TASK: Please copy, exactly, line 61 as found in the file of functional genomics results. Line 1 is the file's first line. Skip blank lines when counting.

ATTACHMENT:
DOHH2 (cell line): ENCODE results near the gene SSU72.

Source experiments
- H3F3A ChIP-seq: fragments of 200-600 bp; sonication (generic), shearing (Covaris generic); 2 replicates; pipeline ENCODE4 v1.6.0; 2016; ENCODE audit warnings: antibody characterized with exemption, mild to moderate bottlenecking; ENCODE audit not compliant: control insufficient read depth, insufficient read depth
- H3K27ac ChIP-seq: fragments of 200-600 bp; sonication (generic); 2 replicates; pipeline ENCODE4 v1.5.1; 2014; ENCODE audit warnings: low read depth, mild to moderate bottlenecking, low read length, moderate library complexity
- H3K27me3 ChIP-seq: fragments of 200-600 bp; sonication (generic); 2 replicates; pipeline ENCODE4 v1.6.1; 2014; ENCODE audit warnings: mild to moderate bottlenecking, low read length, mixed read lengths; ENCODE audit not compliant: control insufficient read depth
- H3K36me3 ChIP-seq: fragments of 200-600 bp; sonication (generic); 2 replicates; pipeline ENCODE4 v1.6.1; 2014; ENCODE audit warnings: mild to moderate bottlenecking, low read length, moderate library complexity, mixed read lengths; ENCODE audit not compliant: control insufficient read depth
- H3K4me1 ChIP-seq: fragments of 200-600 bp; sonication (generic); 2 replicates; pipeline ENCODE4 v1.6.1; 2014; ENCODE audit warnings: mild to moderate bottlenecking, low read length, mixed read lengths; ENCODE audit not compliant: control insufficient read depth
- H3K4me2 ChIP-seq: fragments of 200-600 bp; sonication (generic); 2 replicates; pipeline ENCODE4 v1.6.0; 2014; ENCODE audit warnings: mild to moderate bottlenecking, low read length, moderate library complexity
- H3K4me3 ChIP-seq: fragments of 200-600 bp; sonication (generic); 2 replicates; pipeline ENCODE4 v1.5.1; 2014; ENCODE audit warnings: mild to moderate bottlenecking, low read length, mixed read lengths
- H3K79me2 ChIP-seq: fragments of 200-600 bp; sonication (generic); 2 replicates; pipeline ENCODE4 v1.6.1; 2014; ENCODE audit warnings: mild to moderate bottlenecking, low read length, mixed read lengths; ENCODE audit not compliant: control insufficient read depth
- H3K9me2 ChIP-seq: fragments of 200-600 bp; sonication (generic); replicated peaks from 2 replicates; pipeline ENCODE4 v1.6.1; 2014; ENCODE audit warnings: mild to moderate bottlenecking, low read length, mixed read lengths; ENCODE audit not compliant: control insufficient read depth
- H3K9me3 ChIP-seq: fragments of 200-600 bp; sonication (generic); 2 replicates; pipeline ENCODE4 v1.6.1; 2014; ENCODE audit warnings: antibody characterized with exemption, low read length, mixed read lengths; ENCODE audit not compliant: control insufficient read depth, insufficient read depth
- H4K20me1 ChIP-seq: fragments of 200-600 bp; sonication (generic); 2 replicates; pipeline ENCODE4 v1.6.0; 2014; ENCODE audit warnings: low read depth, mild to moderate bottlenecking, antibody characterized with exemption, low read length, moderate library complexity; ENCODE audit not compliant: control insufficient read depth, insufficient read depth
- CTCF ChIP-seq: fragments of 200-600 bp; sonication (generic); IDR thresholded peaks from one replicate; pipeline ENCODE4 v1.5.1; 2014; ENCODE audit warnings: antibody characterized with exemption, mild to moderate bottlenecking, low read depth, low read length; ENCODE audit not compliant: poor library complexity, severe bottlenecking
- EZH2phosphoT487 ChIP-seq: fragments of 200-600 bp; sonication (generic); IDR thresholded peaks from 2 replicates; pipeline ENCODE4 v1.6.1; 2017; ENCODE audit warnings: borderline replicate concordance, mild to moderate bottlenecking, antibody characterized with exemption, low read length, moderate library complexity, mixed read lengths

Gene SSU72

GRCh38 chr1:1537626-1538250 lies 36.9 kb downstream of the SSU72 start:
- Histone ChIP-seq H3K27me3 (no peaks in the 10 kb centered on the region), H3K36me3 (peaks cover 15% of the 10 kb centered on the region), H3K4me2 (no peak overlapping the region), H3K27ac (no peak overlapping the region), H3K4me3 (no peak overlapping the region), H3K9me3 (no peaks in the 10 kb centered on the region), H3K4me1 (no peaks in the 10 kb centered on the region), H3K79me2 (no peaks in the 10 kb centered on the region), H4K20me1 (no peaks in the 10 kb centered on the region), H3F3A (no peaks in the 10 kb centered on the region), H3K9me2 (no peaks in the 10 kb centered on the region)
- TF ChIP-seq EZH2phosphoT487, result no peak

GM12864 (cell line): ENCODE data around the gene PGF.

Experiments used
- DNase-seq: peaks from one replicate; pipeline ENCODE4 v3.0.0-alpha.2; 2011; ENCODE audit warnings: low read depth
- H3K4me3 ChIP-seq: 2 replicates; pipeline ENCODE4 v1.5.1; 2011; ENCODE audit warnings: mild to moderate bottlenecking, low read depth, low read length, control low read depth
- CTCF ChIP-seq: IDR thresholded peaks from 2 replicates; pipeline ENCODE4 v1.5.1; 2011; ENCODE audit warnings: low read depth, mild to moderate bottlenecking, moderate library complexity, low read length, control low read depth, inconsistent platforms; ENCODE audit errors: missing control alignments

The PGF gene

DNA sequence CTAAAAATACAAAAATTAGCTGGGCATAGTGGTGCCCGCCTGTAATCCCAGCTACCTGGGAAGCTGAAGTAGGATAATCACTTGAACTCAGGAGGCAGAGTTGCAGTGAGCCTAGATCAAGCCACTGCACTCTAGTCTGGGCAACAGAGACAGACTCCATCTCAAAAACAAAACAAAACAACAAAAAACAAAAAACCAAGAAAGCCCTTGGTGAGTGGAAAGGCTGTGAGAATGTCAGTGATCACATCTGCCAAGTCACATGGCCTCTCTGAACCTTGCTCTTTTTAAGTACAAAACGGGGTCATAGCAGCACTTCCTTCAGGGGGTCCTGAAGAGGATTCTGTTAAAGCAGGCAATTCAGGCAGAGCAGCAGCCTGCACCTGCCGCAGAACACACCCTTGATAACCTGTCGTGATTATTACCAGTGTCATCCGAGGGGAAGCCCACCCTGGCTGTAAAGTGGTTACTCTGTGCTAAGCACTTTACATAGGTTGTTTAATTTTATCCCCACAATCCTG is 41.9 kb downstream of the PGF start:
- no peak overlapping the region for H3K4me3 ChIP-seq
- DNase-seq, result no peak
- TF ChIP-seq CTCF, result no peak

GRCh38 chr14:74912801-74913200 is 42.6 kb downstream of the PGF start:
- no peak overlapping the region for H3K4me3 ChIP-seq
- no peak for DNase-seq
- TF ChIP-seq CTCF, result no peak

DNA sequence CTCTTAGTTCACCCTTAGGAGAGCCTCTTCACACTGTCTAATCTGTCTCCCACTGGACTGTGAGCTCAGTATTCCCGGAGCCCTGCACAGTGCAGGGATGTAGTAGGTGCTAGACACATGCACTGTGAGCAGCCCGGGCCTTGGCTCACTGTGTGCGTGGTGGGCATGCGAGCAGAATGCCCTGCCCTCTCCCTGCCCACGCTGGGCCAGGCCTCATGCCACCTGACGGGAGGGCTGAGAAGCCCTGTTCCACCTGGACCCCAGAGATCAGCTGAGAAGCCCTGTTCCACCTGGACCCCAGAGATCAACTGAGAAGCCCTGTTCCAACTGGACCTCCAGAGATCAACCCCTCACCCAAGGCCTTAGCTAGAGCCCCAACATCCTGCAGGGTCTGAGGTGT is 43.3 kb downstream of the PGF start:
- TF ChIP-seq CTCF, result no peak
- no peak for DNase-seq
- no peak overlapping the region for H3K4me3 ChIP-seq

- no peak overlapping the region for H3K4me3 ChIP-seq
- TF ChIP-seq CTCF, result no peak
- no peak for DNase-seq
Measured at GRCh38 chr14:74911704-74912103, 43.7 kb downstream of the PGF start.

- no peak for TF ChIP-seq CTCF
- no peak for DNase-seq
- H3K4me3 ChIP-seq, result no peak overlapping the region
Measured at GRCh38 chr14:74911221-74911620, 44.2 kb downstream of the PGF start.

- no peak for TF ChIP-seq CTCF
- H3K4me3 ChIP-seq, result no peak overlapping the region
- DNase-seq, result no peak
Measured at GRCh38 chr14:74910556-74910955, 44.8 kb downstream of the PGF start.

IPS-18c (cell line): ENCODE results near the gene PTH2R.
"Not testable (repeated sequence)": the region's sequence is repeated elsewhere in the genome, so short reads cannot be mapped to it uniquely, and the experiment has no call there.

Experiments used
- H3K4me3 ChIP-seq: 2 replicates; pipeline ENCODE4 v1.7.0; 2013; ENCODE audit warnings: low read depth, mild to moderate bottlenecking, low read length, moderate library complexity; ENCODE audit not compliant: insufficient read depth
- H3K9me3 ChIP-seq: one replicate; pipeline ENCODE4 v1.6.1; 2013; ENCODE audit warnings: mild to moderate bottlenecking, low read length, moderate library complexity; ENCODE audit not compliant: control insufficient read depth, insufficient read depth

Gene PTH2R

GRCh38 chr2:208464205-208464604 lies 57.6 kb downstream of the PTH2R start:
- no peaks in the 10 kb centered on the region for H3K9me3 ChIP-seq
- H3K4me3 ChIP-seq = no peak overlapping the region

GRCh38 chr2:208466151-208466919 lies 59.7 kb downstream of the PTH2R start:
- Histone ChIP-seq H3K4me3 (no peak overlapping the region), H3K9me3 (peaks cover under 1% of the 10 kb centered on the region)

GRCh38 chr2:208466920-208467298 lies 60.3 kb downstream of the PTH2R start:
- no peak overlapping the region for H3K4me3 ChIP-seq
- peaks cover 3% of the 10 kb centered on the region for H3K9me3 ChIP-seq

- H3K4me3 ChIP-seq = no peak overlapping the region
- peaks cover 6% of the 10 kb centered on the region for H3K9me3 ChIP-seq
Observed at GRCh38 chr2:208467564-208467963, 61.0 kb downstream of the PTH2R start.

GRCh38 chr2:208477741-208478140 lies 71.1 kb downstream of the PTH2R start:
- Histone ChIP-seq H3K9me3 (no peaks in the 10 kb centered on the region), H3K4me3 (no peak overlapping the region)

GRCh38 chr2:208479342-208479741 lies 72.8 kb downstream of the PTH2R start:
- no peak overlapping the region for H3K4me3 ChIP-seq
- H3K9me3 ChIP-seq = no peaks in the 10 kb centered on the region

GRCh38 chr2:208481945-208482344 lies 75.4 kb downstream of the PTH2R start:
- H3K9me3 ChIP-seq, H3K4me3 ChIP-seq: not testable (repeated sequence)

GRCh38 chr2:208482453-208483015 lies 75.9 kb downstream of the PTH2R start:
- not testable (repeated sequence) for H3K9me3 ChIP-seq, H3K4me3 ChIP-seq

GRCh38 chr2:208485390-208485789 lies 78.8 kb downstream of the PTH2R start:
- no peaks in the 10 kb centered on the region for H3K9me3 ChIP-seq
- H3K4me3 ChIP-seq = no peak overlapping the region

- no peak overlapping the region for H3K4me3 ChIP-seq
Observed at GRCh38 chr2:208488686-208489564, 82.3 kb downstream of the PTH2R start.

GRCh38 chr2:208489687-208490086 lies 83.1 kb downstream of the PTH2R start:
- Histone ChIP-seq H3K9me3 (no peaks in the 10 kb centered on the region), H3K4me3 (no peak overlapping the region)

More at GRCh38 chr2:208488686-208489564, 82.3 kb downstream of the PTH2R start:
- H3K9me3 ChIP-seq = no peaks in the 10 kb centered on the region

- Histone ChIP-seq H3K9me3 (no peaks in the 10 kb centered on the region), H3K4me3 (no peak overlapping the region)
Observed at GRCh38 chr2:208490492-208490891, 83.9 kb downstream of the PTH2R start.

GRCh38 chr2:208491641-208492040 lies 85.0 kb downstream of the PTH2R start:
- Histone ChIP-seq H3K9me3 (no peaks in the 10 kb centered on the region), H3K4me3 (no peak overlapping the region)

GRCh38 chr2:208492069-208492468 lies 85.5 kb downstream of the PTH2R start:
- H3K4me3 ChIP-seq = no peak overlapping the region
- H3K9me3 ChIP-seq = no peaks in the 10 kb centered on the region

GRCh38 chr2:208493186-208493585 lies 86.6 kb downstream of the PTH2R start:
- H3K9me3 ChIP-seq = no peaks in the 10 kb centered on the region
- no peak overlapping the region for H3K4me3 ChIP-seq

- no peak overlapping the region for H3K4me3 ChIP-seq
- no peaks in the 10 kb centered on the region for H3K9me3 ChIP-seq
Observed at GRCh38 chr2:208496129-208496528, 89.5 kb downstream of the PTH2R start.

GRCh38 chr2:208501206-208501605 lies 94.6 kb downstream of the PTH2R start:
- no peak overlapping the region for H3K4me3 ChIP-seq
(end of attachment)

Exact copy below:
GRCh38 chr2:208466920-208467298 lies 60.3 kb downstream of the PTH2R start: